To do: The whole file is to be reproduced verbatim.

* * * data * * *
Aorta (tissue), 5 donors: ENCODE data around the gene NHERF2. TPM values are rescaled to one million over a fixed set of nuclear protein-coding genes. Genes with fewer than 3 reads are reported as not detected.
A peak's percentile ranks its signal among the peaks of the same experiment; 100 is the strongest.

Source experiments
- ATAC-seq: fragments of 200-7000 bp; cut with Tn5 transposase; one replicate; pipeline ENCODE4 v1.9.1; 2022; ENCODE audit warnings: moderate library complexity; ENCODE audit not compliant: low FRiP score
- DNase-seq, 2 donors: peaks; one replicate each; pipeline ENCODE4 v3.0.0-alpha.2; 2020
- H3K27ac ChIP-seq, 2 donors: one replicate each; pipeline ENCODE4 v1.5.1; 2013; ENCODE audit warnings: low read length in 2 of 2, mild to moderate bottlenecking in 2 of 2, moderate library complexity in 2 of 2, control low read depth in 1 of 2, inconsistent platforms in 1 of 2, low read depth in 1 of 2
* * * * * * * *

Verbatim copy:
Aorta (tissue), 5 donors: ENCODE data around the gene NHERF2. TPM values are rescaled to one million over a fixed set of nuclear protein-coding genes. Genes with fewer than 3 reads are reported as not detected.
A peak's percentile ranks its signal among the peaks of the same experiment; 100 is the strongest.

Source experiments
- ATAC-seq: fragments of 200-7000 bp; cut with Tn5 transposase; one replicate; pipeline ENCODE4 v1.9.1; 2022; ENCODE audit warnings: moderate library complexity; ENCODE audit not compliant: low FRiP score
- DNase-seq, 2 donors: peaks; one replicate each; pipeline ENCODE4 v3.0.0-alpha.2; 2020
- H3K27ac ChIP-seq, 2 donors: one replicate each; pipeline ENCODE4 v1.5.1; 2013; ENCODE audit warnings: low read length in 2 of 2, mild to moderate bottlenecking in 2 of 2, moderate library complexity in 2 of 2, control low read depth in 1 of 2, inconsistent platforms in 1 of 2, low read depth in 1 of 2